Of course, this is not the only CUDA debugging option available in Numba. Numba also allows limited printing from the GPU (constant strings and scalars) using the standard Python print function/statement. In addition, you can run Numba applications with nvprof (the CUDA command-line profiler), the NVIDIA Visual Profiler, and cuda-memcheck.  Passing debug=True to the @numba.cuda.jit decorator will allow cuda-memcheck to display Python source code line numbers for detected memory errors.

6. You Can Send Numba Functions Over the Network

Distributed computing systems for Python, like Dask and the Spark Python API, achieve high performance by sharding data over many workers and bringing the code to where the data resides. This requires the ability to serialize code and transmit it through the network. In Python, distributed frameworks typically use the cloudpickle library, an enhanced version of the Python pickle module, to convert objects, including functions, into a stream of bytes.  These bytes can be sent from the client, where the function was input by the user, to remote worker processes, where they are turned back into executable functions.

Numba-compiled CPU and GPU functions (but not ufuncs, due to some technical issues) are specifically designed to support pickling. When a Numba-compiled GPU function is pickled, both the NVVM IR and the PTX are saved in the serialized bytestream. Once this data is transmitted to the remote worker, the function is recreated in memory. If the CUDA architecture of the GPU on the worker matches the client, the PTX version of the function will be used. If the CUDA architecture does not match, then the CUDA kernel will be recompiled from the NVVM IR to ensure the best performance. Figure 2 shows this process. The net result is that you can test and debug your GPU code on a mobile Kepler GPU, and then send it off to a Dask cluster of Pascal GPUs seamlessly.

Figure 2. How Numba transmits GPU functions across a network to cluster workers.
Figure 2. How Numba transmits GPU functions across a network to cluster workers.

As a short example, here’s some code that starts a local Dask cluster and executes a simple CUDA kernel using the dask.distributed futures API:

def gpu_cos(x, out):
    # Assuming 1D array
    start = numba.cuda.grid(1)
    stride = numba.cuda.gridsize(1)
    for i in range(start, x.shape[0], stride):
        out[i] = math.cos(x[i])
def do_cos(x):
    out = numba.cuda.device_array_like(x)
    gpu_cos[64, 64](x, out)
    return out.copy_to_host()

# check if works locally first
test_x = np.random.uniform(-10, 10, 1000).astype(np.float32)
result = do_cos(test_x)

# now try remote
from dask.distributed import Client
client = Client() # starts a local cluster

future = client.submit(do_cos, test_x)
gpu_result = future.result()

While this example does a trivial amount of work, it shows the general pattern for using Numba with a distributed system. The function submitted to the cluster is a regular Python function that internally calls a CUDA function. The wrapper function provides a place to allocate GPU memory and determine the CUDA kernel launch configuration, which the distributed frameworks cannot do for you. When do_cos is submitted to the cluster, cloudpickle also detects the dependency on the gpu_cos function and serializes it. This ensures that do_cos has everything it needs to run on the remote worker. Typically when working with Dask, we lean toward higher level APIs to construct compute graphs, like dask.delayed, but for some iterative algorithms, directly working with futures is the most straightforward approach.

The Numba community considers distributed GPU computing with Numba an exciting, but still bleeding edge, capability. There are definitely some things to improve both in Numba and Dask for this use case, so if you experiment with this feature, please get in contact with the Numba community on the Google Group so we can learn more about your needs and provide guidance.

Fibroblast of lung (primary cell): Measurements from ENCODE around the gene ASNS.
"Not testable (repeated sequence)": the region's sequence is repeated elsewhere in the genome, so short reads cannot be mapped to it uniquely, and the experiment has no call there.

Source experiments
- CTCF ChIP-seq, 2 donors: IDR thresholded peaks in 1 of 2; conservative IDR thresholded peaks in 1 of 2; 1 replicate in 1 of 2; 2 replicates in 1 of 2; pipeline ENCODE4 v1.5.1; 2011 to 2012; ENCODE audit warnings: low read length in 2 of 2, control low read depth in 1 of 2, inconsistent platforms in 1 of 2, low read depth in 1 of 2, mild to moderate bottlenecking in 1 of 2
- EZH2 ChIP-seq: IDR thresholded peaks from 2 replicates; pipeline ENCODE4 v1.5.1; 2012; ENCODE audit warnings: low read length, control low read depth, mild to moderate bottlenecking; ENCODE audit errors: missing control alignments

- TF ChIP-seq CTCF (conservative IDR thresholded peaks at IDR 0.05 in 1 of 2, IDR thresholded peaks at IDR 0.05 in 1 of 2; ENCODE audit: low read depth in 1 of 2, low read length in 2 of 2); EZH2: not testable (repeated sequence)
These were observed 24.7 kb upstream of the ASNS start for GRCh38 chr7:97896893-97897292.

7. Numba Developers are working on a GPU DataFrame

GPU Open Analytics InitiativeAt GTC 2017, Anaconda, Inc. (the primary sponsor of Numba development) in collaboration with H2O, MapD, BlazingDB, Graphistry, and Gunrock announced the formation of the GPU Open Analytics Initiative (“GOAI” for short). We all recognized a need for GPU data exchange between applications and libraries as data science workloads increasingly require the combination of multiple tools. GPU computing has become ubiquitous, so we can no longer always treat the GPU as a hidden implementation detail. The time has come for more applications and libraries to expose interfaces that allow direct passing of GPU memory between components.  For an in-depth look on GOAI, check out the NVIDIA Developer Blog post on the GOAI project.

The group members have been working together since March 2017, and more recently with Wes McKinney from the Apache Arrow project, to create a GPU DataFrame that can be shared between applications and libraries. The GPU DataFrame implementation is using the Arrow format to represent tabular data on the GPU, and we are looking to move much of the implementation directly into the Arrow codebase in the future. As part of this software stack, the Numba developers have created PyGDF, a Python library for manipulating GPU DataFrames with a subset of the Pandas API. The library supports filtering, sorting, columnar math operations, reductions, joining, group by operations, and zero-copy sharing of GPU DataFrames with other processes. To make this possible, PyGDF uses Numba to JIT compile CUDA kernels for customized grouping, reduction, and filter operations. In addition, PyGDF columns can be passed to Numba CUDA functions to perform custom transformations not expressible as DataFrame operations.

GOAI has made a lot of progress so far, but it is still early days and we have a lot more work to do. There are a number of exciting developments yet to come! To stay informed about GOAI activities, join the GOAI Google Group.

Learning More About Numba

I hope that this post has shown you a few things about Numba that you didn’t know before. If you want to learn more about these advanced Numba topics, I suggest the following resources.

Additionally, if you want to ask questions or get help with Numba, the best place is the Numba Users Google Group.